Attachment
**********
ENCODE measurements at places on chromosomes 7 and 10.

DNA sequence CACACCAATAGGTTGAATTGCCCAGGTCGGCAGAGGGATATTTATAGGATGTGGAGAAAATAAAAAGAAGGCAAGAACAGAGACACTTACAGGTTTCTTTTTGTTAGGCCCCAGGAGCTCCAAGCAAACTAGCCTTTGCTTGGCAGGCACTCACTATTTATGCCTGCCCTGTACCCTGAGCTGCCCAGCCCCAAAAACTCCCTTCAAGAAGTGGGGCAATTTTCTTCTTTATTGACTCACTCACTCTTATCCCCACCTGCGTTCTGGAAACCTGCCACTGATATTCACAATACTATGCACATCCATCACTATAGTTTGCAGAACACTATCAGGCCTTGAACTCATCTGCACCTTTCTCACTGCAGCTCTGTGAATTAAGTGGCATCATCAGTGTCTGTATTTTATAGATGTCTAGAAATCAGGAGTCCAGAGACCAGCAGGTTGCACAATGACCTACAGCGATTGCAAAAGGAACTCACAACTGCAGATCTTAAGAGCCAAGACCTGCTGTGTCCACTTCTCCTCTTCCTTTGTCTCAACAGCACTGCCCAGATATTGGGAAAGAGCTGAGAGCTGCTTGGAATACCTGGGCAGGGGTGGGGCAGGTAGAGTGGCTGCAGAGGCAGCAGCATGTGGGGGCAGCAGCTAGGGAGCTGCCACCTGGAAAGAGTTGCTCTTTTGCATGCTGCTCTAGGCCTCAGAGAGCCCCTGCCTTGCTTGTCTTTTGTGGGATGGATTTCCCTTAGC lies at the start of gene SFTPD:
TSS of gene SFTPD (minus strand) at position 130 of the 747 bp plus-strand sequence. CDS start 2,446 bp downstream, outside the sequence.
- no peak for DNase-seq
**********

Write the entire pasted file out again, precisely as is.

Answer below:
ENCODE measurements at places on chromosomes 7 and 10.

DNA sequence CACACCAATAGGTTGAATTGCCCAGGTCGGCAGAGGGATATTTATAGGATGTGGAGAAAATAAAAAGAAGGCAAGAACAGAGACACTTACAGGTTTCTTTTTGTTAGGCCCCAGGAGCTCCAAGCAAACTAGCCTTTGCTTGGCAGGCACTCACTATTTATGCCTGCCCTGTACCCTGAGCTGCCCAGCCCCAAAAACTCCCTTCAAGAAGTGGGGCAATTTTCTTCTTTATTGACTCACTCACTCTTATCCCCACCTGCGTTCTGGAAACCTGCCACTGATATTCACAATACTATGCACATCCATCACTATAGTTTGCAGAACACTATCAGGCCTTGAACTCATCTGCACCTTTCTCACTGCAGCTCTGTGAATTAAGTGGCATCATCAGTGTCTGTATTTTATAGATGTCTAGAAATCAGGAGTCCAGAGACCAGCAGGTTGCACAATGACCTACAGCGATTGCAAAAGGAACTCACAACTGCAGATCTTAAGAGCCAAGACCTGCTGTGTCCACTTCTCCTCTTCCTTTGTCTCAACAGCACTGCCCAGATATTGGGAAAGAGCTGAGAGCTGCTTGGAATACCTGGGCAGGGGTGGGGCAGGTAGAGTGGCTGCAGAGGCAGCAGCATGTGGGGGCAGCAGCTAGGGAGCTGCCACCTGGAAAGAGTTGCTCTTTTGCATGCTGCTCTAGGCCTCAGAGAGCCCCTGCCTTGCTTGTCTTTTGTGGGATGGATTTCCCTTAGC lies at the start of gene SFTPD:
TSS of gene SFTPD (minus strand) at position 130 of the 747 bp plus-strand sequence. CDS start 2,446 bp downstream, outside the sequence.
- no peak for DNase-seq